Interview with David Gemeinhardt, Creator of Versailles Century

Hi David, thank you for accepting my interview request. First of all, can you tell me about yourself? What languages do you speak? What do you like doing in your free time?     
Hi, Umut. It’s my pleasure to answer these questions for Tumu Learning. I was born and raised in London, ON, but my parents came here from Germany. Technically, German is my first language since it’s the one I learned when I started talking, but English became my daily language as soon as I started kindergarten. My mother and I still communicate mainly in German, but I consider English to be my native language. I also speak French proficiently. In addition, I have some basic Portuguese, Korean, and Thai. In my free time, I like to walk, read, cook, and watch YouTube and Netflix.
David at Galerie Vivienne
A picture of David in the Galerie Vivienne on his visit to Paris and Versailles in January of this year. 


Would you like to tell us about your French language journey? When and where did you start learning French?

    Like most anglophones in Canada, I started learning French at school. When I was a child, French instruction in Ontario public schools started in Grade 5. I took French all the way through to Grade 12, and then majored in French Language & Literature at Western University. Much later, I went back to Western to get an MA in French Studies.

    Learning a language is a commitment; how do you motivate yourself in the long term?

      My motivation has always been my love of French and francophone culture. I became interested in history at an early age, particularly European history, and I soon discovered the major influence that France, its language, and its culture had all over Europe from the 17th to the 20th century. For a long time, the entire educated elite from Madrid to Moscow knew French. My special enthusiasm is 18thcentury French history, which I blog at about at and the associated  Instagram account, @versaillescentury. 

      Credit: versaillescentury


      Have you ever lived in a French-speaking country where you used your French? If yes, how would you describe your experience?

        The longest period of time that I’ve lived in a French-speaking community is 3 months. That was in Trois-Pistoles, QC. For 4 summers in a row, I studied French there while I was in university. It was a homestay situation, which was a great experience. My hosts spoke virtually no English, which meant I really had to make an effort to speak French. I made some embarrassing mistakes, of course, but I learned from them. In the years since then, I’ve visited Paris several times as a tourist. My French has gotten good enough that the Parisians no longer try to switch to English when I address them in their language. That did happen the first time I went, lol.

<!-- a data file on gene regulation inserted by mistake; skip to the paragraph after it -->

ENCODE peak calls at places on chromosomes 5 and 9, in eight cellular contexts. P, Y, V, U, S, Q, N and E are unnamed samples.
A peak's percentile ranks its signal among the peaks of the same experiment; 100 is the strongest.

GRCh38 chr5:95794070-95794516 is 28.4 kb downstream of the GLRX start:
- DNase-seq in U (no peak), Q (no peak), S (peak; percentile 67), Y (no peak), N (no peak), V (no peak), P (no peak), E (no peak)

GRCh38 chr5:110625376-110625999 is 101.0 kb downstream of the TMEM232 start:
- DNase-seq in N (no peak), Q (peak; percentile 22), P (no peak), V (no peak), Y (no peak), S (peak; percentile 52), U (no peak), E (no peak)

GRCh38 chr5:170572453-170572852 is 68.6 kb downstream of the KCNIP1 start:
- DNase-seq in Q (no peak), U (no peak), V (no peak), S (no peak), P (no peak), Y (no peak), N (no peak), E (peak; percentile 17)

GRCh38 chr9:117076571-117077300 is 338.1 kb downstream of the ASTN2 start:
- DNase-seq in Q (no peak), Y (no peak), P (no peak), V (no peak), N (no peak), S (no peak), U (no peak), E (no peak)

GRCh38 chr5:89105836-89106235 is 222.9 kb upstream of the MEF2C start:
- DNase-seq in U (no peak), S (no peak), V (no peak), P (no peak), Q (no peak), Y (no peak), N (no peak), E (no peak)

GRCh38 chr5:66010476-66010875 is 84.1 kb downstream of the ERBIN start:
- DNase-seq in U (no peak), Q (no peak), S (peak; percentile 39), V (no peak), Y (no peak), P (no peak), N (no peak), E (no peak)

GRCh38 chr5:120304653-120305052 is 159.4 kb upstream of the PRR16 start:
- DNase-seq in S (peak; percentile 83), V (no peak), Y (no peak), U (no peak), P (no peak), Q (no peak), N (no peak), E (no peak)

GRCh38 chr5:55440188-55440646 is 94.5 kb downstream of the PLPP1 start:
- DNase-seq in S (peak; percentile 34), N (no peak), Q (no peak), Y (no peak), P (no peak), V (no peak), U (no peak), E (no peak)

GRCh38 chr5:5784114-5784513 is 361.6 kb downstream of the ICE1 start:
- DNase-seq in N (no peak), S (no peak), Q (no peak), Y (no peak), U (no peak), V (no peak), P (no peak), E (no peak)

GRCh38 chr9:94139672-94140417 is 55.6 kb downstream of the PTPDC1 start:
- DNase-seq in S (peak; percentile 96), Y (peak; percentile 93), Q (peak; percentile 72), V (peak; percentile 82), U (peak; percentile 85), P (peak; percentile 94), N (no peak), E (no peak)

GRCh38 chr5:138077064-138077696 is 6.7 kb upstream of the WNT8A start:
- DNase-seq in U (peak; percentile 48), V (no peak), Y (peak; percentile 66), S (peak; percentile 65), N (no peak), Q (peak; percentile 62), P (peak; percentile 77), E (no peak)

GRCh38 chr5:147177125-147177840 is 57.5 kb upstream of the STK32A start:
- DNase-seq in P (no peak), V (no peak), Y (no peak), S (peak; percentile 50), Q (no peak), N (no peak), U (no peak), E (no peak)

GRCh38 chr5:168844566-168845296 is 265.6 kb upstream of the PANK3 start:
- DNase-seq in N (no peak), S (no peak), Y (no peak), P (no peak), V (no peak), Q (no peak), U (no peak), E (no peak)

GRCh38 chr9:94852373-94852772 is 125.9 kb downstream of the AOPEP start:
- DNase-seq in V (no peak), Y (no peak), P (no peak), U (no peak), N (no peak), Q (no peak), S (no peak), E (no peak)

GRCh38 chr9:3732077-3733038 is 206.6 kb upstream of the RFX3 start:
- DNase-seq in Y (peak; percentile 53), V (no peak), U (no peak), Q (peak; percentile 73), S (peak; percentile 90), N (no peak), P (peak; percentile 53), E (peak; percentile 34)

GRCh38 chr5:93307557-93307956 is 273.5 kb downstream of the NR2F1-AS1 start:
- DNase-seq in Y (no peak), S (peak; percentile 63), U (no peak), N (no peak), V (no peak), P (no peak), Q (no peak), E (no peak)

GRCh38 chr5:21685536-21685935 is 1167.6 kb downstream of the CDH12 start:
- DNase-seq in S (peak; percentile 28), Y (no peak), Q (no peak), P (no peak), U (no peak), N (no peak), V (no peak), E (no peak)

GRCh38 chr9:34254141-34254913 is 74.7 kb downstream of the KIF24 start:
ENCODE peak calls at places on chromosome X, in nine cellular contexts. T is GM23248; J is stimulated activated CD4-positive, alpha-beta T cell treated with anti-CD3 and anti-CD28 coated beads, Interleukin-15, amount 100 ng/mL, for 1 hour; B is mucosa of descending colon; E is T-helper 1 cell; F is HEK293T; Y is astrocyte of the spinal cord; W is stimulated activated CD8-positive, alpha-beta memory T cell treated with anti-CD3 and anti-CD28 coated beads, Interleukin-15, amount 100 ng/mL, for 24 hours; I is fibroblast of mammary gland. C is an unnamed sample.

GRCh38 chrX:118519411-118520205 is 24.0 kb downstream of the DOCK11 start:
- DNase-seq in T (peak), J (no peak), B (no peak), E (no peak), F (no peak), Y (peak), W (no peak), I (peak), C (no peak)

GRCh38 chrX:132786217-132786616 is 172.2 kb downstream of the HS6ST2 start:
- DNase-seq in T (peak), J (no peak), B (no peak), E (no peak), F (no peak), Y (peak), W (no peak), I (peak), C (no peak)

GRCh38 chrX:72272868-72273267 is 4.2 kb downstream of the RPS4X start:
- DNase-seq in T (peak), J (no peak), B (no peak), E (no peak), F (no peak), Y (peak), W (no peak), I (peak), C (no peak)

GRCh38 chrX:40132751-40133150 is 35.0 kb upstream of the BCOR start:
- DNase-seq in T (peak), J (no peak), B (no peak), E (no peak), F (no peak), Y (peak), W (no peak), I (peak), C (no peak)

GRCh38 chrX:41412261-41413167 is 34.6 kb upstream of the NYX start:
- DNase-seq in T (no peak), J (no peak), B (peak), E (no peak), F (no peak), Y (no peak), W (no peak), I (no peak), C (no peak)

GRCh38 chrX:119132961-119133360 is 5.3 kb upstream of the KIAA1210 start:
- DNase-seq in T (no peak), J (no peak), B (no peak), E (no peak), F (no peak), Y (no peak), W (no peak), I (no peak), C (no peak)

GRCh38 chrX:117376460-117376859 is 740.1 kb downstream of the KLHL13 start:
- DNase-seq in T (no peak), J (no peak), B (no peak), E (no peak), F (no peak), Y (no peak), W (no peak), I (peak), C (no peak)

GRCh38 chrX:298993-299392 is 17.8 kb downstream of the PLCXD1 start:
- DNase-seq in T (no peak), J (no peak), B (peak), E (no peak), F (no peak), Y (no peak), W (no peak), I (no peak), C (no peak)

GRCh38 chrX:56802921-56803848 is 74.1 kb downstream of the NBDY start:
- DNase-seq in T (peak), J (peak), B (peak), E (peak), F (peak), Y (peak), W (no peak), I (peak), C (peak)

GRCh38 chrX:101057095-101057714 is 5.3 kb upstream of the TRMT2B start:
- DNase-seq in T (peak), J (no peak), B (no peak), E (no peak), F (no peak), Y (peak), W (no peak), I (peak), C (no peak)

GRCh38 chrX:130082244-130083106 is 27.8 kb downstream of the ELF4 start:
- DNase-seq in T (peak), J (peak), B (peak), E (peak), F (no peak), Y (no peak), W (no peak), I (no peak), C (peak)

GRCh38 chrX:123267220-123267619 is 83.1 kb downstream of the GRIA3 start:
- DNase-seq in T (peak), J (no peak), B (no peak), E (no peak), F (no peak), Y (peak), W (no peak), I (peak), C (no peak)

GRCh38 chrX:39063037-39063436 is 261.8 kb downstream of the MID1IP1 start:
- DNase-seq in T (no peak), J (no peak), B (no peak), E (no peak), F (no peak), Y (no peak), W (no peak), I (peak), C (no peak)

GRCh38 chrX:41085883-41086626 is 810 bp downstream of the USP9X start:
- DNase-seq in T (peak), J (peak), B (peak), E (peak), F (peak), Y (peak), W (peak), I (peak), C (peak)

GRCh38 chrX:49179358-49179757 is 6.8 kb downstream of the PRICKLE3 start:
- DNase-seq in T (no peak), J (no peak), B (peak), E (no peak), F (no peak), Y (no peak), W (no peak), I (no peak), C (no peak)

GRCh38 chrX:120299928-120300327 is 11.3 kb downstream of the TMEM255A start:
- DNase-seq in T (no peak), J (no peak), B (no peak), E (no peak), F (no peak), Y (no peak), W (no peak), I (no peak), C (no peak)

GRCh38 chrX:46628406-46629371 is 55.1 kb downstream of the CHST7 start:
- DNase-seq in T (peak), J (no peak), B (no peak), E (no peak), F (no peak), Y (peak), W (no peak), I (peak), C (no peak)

What do you think about French education in Ontario? What are the challenges for French Second Language learners?

          I think the main difficulty that many FSL learners face in a city like London is that the situation actually isn’t FSL for them. If they’re not from a francophone family or not at a French-medium school, they’re not likely to come in contact with the language after they step out of the classroom (or log off the Zoom call) where they take their French classes. It’s really a foreign language for them, not a second language. The issue, then, is getting French input outside of the classroom. My advice for people who are serious about mastering the language is to seek out French-language content about things that interest them and that they would otherwise consume content about in English (or whatever their main language is). I mentioned above that history is my passion, so I’ve always sought out videos and publications in French that relate to my interest. Because I’m so interested, I’m really motivated to try and understand what I’m seeing/hearing/reading. If you’re a foodie, for instance, watch cooking videos in French or order yourself a French-language cookbook. If you’re into hip-hop, search for videos by francophone hip-hop artists on YouTube and google their lyrics. Whatever your interests are, you can find content out there that will allow you to engage with them through the medium of French. Learning is more fun that way, and you’re more likely to stick with it.

          What are the tips you could give to other French language learners?

            I will repeat 2 tips that my 1st-year French prof gave us, and that really worked for me. First, listen to the news in French on Radio-Canada once a day, just one of the short segments that comes on every hour. In the beginning, I didn’t understand much, but after a while doing it every day consistently, I started to understand more and more. Second, wean yourself off the translation dictionary. It’s painful, at first, but using a French-French dictionary will teach you things that using an English-French dictionary will not. You can use both, of course, but a lot of people never move beyond using just the English-French one. Ultimately, you need to start using French to learn more French instead of using English to learn more French.

            Thank you!


            Back to blog

            Leave a comment

            Please note, comments need to be approved before they are published.